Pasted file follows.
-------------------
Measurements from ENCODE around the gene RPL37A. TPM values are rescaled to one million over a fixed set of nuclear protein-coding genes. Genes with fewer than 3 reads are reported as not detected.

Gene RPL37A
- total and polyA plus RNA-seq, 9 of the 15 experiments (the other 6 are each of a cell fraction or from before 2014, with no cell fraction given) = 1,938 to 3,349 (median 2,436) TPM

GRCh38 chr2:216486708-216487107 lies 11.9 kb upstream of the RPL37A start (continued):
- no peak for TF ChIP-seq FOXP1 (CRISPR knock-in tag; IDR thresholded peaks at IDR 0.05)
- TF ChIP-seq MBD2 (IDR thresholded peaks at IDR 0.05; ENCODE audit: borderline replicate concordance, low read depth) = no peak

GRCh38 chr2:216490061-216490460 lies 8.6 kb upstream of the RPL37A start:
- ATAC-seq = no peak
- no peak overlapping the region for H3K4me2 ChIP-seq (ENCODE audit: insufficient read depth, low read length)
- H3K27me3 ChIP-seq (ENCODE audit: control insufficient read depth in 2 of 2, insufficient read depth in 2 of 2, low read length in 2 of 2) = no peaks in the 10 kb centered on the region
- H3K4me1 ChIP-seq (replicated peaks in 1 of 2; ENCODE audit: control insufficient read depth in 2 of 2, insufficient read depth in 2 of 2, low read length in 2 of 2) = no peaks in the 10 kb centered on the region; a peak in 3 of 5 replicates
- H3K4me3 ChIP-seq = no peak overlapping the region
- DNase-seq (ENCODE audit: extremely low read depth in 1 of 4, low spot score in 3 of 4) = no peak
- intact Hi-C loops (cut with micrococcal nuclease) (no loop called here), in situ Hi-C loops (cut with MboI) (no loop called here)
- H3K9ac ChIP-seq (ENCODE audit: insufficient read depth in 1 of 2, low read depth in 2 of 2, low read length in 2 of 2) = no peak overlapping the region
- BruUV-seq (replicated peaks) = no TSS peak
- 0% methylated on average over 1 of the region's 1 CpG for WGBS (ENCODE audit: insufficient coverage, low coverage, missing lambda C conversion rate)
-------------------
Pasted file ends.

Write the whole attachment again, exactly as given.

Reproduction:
Measurements from ENCODE around the gene RPL37A. TPM values are rescaled to one million over a fixed set of nuclear protein-coding genes. Genes with fewer than 3 reads are reported as not detected.

Gene RPL37A
- total and polyA plus RNA-seq, 9 of the 15 experiments (the other 6 are each of a cell fraction or from before 2014, with no cell fraction given) = 1,938 to 3,349 (median 2,436) TPM

GRCh38 chr2:216486708-216487107 lies 11.9 kb upstream of the RPL37A start (continued):
- no peak for TF ChIP-seq FOXP1 (CRISPR knock-in tag; IDR thresholded peaks at IDR 0.05)
- TF ChIP-seq MBD2 (IDR thresholded peaks at IDR 0.05; ENCODE audit: borderline replicate concordance, low read depth) = no peak

GRCh38 chr2:216490061-216490460 lies 8.6 kb upstream of the RPL37A start:
- ATAC-seq = no peak
- no peak overlapping the region for H3K4me2 ChIP-seq (ENCODE audit: insufficient read depth, low read length)
- H3K27me3 ChIP-seq (ENCODE audit: control insufficient read depth in 2 of 2, insufficient read depth in 2 of 2, low read length in 2 of 2) = no peaks in the 10 kb centered on the region
- H3K4me1 ChIP-seq (replicated peaks in 1 of 2; ENCODE audit: control insufficient read depth in 2 of 2, insufficient read depth in 2 of 2, low read length in 2 of 2) = no peaks in the 10 kb centered on the region; a peak in 3 of 5 replicates
- H3K4me3 ChIP-seq = no peak overlapping the region
- DNase-seq (ENCODE audit: extremely low read depth in 1 of 4, low spot score in 3 of 4) = no peak
- intact Hi-C loops (cut with micrococcal nuclease) (no loop called here), in situ Hi-C loops (cut with MboI) (no loop called here)
- H3K9ac ChIP-seq (ENCODE audit: insufficient read depth in 1 of 2, low read depth in 2 of 2, low read length in 2 of 2) = no peak overlapping the region
- BruUV-seq (replicated peaks) = no TSS peak
- 0% methylated on average over 1 of the region's 1 CpG for WGBS (ENCODE audit: insufficient coverage, low coverage, missing lambda C conversion rate)